Every golfer knows that feeling. You hit the ball just right, and it seems to defy gravity as it sails through the air, finally landing on the green and stopping immediately before spinning back to the hole. That's the power of backspin. But how do you achieve it?

With the right equipment and a few pointers, you can start stopping your wedges next to the hole in no time. Let's get started.

The Right Equipment

First, you need the right equipment if you want to put backspin on a golf ball.

Clean golf clubs: Make sure to clean your wedges (and all of your clubs) removing any dirt or debris on the club face. Pay special attention to the grooves making sure they are not filled with dirt or old and worn out. Clean grooves allow the club to grip the ball and create backspin.

Golf ball with a soft cover: It will be much easier to generate spin using a quality golf ball with a soft urethane cover versus a golf ball with a harder cover. A softer ball will stay on the club face longer and allow the grooves to do their magic. One of the features of premium golf balls is a soft urethane or hybrid cover. Many distance golf balls feature a much harder cover.

The Swing

Now it's time to focus on your swing. Let's assume you're hitting a wedge.

The Set-Up: Set up with a slightly open stance with the ball positioned in the middle of your stance. Your weight should favor your left side around 60 percent. The shaft should be straight with the end of your wedge pointing at your belly button. Open your club face ever so slightly. This will maximize the loft and allow the clubface to contact the ball first while sliding underneath the golf ball.

Rotation and Speed: If you have the correct set up take the club back with quiet wrists. You don't want a lot of wrist action. Swing with speed and rotate around your left leg (for righties) through contact maintaining the loft of the club. This will promote a steeper swing plane making sure you strike the ball first and keep the clubface from closing too soon. Remember, it's all about speed, rotation, and loft.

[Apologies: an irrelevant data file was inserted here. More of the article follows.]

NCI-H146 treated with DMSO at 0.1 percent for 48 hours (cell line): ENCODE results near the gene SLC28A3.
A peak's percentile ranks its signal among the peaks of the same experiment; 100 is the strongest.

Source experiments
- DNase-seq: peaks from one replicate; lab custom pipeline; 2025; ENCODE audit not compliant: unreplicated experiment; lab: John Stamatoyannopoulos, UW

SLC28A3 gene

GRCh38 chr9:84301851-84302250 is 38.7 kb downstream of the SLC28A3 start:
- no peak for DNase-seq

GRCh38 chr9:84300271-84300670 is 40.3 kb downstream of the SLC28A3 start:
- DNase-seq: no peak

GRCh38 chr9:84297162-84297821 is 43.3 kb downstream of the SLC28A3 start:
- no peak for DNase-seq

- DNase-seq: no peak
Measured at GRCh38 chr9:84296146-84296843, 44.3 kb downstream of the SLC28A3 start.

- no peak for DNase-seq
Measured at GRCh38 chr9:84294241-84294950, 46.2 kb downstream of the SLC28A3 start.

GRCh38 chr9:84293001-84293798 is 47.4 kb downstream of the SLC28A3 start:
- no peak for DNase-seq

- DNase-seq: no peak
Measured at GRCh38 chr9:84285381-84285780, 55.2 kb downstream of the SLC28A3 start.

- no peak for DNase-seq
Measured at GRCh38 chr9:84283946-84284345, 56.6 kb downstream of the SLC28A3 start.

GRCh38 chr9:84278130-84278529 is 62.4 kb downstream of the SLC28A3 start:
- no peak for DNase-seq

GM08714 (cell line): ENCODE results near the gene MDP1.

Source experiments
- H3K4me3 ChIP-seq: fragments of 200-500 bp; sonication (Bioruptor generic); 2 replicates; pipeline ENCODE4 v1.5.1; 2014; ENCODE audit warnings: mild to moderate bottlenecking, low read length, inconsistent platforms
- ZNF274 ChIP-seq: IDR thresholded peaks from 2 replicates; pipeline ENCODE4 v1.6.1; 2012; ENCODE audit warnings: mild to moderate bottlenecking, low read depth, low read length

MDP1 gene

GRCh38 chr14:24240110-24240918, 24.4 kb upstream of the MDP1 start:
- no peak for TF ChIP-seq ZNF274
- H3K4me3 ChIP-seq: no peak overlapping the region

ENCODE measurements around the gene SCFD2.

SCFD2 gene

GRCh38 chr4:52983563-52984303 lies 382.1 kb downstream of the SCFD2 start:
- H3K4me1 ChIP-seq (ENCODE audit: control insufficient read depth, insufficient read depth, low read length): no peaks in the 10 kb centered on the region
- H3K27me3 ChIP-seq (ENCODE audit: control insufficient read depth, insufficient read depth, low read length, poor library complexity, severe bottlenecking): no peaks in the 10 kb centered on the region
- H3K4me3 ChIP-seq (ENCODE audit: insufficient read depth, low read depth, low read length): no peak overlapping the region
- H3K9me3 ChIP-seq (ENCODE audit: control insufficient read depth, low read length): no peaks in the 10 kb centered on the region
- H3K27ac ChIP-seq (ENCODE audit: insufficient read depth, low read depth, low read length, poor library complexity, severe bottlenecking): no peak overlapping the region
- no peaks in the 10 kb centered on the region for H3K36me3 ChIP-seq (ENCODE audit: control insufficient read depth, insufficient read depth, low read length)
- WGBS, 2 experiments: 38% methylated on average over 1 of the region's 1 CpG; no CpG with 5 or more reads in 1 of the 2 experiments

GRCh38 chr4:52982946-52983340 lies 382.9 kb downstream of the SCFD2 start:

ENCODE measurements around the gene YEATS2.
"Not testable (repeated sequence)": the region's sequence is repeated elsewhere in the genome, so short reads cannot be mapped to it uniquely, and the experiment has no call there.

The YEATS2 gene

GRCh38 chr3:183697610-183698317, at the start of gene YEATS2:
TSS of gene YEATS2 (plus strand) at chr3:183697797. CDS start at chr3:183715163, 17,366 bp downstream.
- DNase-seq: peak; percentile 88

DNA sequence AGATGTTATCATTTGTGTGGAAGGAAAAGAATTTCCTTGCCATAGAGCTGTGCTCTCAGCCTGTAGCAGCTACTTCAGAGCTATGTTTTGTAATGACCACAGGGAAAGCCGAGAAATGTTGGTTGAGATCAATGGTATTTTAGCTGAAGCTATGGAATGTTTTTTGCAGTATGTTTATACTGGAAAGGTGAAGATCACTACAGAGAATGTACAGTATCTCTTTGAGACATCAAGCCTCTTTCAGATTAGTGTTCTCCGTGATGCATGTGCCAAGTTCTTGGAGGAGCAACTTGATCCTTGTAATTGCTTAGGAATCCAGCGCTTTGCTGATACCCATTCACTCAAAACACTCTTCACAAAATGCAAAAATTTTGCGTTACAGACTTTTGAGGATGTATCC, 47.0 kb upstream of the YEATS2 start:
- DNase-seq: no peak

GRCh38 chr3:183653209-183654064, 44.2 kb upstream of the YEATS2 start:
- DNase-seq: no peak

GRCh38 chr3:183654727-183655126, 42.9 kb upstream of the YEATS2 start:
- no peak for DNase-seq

The Course and the Elements

Finally, let's talk about course conditions. If you want maximum spin, look for tight lies where the ball sits up nicely on the short grass. The less grass between the ball and the club face, the more spin you'll be able to generate. If you find yourself in the rough or long grass it will be tough to generate backspin. And wet grass is not your friend either.

Take note of the slope of the green. If you're hitting into greens that are heavily sloped away from you, you can expect the ball to release. However, if you're approaching a green with an uphill slope it will be much easier to stop and back the ball up.

And finally, the wind. A headwind is great for extra backspin. But if you're downwind it will be much harder to generate the backspin needed to stop the ball.

Old School Video Lesson

Here's an oldie but goodie that shows you how to spin it like the Pros.

How to put more backspin on a golf ball

Rory's Video Lesson

Here's a beautiful and simple video from Rory showing you how to hit the elegant one-hop and stop chip.

How to put backspin on a golf ball when chipping

So there you have it—a few simple tips for creating backspin like a pro. Now get out there and start practicing! With a little bit of practice, you'll be hitting those Phil Mickelson-esque shots in no time.

Now that you've learned how to spin it back to the hole, it's time to start sinking more putts. We've got the perfect training aid for more birdies. See below.

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